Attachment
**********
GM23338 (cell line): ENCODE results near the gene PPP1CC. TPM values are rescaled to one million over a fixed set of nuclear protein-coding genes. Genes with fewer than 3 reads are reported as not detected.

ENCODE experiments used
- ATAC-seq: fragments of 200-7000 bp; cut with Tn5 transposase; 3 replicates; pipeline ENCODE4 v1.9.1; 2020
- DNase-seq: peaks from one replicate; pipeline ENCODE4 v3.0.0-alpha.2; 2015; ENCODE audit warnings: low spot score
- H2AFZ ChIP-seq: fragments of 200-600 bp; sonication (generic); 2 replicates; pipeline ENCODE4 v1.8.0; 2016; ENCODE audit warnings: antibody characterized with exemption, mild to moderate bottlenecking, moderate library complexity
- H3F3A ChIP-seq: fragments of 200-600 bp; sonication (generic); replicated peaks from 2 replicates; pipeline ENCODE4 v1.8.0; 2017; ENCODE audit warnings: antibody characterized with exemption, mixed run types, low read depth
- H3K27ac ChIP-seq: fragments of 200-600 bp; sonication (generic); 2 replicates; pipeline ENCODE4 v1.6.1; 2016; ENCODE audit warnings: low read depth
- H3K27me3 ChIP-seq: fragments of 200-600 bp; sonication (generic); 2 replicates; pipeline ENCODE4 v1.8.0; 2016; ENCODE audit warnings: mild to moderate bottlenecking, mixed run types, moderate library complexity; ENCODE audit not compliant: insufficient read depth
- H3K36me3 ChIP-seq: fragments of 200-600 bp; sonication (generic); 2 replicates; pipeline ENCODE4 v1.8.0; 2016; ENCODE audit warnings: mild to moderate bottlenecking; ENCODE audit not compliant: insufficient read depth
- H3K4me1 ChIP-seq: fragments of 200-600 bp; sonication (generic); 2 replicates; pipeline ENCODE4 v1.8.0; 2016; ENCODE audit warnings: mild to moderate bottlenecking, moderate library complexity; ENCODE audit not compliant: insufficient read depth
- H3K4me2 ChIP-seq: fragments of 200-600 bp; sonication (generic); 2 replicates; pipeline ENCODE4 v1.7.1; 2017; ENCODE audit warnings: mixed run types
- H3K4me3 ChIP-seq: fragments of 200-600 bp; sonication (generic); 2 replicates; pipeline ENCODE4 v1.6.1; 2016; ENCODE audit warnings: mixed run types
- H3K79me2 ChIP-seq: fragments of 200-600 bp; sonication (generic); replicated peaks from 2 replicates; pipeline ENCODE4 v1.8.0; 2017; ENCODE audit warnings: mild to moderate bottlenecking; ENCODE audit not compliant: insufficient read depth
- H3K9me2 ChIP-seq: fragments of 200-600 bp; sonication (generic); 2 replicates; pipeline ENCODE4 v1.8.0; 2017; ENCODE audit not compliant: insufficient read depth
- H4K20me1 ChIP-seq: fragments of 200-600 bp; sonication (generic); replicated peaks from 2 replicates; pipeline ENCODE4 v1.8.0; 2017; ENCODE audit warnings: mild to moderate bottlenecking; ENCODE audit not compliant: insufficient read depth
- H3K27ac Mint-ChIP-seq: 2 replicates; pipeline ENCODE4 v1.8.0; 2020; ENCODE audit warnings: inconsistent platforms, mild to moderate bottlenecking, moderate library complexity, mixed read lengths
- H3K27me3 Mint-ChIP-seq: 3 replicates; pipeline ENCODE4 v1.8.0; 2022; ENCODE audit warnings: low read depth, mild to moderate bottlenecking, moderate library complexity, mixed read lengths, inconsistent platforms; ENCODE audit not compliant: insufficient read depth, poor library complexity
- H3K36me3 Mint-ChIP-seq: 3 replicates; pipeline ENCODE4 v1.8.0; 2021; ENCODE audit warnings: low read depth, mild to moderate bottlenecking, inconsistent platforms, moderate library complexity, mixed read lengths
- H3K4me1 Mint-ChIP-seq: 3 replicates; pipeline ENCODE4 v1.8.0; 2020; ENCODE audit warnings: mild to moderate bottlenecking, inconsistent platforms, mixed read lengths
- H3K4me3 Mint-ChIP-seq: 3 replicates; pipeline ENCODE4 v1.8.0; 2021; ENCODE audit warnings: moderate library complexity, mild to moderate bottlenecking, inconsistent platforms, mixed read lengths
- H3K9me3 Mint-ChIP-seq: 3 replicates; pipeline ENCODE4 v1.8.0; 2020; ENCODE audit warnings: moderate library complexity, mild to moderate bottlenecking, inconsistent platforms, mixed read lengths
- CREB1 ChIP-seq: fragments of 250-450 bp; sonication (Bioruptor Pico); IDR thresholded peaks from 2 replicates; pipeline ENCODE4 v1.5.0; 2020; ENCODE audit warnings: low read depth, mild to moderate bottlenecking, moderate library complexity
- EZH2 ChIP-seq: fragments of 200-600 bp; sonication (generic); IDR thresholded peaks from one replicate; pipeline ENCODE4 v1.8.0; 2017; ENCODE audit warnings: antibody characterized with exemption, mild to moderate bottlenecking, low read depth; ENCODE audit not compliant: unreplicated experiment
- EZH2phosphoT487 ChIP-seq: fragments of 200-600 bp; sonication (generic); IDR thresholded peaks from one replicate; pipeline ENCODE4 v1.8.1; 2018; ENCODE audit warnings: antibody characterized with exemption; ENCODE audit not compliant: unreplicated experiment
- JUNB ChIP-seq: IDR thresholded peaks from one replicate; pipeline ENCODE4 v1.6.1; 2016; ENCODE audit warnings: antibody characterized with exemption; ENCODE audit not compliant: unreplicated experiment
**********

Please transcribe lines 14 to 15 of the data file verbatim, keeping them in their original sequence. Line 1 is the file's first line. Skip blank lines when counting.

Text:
- H3K9me2 ChIP-seq: fragments of 200-600 bp; sonication (generic); 2 replicates; pipeline ENCODE4 v1.8.0; 2017; ENCODE audit not compliant: insufficient read depth
- H4K20me1 ChIP-seq: fragments of 200-600 bp; sonication (generic); replicated peaks from 2 replicates; pipeline ENCODE4 v1.8.0; 2017; ENCODE audit warnings: mild to moderate bottlenecking; ENCODE audit not compliant: insufficient read depth